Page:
Credit Scores

Before deciding on what terms they will offer you a mortgage loan, lenders want to find out two things about you: your ability to pay back the loan, and how committed you are to pay back the loan. To assess whether you can pay back the loan, they look at your income and debt ratio. In order to assess your willingness to pay back the loan, they look at your credit score.

The most commonly used credit scores are FICO scores, which Fair Isaac & Company, a financial analytics agency, developed. The FICO score ranges from 350 (very high risk) to 850 (low risk). We've written more on FICO here.

Credit scores only consider the info contained in your credit reports. They never consider income, savings, amount of down payment, or factors like sex race, national origin or marital status. Fair Isaac invented FICO specifically to exclude demographic factors. Credit scoring was envisioned as a way to take into account only that which was relevant to a borrower's willingness to repay the lender.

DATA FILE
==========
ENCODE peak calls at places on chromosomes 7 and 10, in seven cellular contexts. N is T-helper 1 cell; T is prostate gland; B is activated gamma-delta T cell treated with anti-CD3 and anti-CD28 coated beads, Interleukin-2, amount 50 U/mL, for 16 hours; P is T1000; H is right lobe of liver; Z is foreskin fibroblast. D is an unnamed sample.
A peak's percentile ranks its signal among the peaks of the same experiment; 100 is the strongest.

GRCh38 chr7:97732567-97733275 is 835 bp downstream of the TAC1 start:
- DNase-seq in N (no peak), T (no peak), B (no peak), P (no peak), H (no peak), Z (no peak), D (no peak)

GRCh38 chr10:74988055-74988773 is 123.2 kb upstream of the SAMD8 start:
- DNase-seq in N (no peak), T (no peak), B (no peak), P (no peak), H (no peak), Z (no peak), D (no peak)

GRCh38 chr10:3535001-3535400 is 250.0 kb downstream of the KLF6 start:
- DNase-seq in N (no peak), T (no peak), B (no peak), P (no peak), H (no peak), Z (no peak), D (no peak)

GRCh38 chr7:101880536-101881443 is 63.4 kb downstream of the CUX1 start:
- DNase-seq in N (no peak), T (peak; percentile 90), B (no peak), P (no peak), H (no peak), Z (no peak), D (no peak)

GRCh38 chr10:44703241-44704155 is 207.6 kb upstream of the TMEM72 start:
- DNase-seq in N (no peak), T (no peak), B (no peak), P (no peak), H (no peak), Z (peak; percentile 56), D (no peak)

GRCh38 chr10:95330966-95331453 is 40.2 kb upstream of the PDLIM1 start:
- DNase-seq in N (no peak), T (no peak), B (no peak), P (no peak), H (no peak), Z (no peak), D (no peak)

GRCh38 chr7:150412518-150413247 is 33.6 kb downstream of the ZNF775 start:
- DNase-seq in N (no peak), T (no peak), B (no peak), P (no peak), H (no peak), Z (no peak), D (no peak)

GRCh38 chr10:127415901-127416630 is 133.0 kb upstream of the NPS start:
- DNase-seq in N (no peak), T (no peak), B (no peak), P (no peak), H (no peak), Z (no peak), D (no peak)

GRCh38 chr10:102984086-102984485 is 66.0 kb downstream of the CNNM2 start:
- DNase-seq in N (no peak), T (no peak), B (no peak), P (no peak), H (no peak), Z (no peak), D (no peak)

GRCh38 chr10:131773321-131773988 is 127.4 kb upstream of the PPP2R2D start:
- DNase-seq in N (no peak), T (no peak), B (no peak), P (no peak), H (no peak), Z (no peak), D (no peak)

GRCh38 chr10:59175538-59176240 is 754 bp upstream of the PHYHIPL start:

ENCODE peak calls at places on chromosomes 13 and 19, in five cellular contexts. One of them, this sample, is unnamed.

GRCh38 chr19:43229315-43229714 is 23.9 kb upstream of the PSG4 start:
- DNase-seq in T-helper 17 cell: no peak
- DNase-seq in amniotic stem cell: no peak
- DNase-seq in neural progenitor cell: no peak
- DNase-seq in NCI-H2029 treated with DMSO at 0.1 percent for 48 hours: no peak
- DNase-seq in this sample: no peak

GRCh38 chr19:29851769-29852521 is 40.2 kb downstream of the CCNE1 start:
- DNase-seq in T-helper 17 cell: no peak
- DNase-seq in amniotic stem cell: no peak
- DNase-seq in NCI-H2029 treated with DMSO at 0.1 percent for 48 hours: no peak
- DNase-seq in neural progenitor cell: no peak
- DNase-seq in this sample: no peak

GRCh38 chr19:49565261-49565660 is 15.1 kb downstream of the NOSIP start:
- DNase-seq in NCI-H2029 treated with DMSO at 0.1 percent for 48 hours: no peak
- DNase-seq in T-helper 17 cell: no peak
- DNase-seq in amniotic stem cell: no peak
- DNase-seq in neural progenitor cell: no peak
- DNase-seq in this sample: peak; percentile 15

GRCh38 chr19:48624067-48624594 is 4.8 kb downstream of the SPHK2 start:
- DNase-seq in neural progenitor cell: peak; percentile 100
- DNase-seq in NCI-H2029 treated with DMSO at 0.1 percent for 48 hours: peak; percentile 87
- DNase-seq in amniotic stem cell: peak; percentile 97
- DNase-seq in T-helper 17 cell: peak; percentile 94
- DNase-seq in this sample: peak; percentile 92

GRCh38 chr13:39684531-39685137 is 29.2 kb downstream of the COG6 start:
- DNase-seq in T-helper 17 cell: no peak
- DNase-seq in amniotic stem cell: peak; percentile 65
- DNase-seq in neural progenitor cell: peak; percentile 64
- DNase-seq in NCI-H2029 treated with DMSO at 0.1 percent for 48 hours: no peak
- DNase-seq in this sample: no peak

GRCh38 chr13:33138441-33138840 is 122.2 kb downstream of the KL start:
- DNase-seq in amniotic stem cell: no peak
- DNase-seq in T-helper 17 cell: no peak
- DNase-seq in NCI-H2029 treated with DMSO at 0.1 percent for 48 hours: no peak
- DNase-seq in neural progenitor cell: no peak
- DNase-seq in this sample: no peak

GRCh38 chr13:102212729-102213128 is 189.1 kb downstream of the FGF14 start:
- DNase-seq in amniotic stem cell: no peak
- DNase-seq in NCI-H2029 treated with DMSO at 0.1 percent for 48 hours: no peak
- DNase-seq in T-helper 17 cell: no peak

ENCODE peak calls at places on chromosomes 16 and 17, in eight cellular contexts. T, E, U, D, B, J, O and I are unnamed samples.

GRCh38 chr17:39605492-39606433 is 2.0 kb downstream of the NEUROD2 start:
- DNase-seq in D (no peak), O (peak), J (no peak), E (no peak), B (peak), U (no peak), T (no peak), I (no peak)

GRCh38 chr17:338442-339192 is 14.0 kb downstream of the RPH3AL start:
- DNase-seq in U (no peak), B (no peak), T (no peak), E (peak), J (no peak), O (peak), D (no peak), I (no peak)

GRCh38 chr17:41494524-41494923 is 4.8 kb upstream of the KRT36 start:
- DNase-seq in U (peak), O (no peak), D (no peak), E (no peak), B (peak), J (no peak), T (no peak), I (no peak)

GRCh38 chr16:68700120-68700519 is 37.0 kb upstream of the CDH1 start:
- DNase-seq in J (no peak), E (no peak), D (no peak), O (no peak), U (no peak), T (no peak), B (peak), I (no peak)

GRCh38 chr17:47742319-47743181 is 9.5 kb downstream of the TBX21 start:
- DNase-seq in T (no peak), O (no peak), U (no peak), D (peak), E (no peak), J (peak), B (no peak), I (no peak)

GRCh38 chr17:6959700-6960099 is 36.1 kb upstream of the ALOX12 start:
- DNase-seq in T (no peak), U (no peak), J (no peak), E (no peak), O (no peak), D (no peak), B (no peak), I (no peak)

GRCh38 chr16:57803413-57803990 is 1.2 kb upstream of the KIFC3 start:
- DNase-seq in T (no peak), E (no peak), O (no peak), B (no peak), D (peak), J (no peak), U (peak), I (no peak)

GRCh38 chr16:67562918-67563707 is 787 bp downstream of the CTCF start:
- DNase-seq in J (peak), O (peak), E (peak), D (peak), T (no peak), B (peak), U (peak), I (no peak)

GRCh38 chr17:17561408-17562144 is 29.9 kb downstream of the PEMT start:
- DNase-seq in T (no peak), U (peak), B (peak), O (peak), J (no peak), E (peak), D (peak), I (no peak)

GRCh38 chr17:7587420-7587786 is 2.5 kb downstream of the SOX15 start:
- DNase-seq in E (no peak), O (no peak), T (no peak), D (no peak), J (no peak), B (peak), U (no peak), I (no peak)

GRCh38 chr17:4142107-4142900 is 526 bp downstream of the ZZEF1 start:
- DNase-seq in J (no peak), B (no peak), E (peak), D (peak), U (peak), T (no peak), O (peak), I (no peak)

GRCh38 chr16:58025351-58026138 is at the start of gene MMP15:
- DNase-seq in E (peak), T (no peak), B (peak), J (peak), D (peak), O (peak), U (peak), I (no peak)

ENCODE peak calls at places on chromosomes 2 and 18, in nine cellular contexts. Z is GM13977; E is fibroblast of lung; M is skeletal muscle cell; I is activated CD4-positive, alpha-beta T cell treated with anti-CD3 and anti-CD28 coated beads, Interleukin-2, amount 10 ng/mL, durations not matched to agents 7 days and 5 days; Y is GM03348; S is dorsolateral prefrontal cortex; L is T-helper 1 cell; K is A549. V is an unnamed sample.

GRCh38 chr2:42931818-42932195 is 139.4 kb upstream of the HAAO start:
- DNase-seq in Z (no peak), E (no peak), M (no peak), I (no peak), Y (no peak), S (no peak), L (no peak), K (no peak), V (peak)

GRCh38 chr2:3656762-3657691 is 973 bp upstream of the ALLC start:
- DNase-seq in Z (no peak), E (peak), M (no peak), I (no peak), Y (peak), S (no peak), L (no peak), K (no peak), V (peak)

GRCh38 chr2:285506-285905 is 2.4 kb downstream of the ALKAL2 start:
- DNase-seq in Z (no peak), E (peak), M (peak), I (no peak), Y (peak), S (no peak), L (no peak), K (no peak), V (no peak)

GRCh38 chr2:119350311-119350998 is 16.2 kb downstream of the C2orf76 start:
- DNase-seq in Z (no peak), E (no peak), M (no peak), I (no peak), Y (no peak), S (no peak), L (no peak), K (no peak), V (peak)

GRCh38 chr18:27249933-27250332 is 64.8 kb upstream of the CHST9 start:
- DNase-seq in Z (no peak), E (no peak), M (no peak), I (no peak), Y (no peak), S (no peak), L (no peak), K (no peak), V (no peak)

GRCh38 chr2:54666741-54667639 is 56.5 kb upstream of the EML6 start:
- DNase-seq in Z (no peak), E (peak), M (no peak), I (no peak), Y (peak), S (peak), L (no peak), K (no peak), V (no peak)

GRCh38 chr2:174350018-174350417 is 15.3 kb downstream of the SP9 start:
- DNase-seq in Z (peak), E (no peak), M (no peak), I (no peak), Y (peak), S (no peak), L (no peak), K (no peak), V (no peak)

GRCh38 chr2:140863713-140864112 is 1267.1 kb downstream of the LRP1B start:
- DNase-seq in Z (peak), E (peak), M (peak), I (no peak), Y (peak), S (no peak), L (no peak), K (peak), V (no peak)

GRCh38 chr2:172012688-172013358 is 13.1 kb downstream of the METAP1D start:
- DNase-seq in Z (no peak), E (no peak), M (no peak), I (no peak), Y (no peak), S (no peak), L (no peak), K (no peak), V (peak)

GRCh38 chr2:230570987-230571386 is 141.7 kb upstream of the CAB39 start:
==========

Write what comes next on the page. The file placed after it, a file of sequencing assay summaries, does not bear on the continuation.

Deliquencies, derogatory payment behavior, current debt level, length of credit history, types of credit and the number of credit inquiries are all considered in credit scores. Your score results from positive and negative information in your credit report. Late payments count against you, but a record of paying on time will raise it.

To get a credit score, borrowers must have an active credit account with a payment history of six months. This payment history ensures that there is sufficient information in your credit to generate an accurate score. Some borrowers don't have a long enough credit history to get a credit score. They should build up credit history before they apply.

Bob Rutledge Mortgage can answer questions about credit reports and many others. Call us at 3149139678.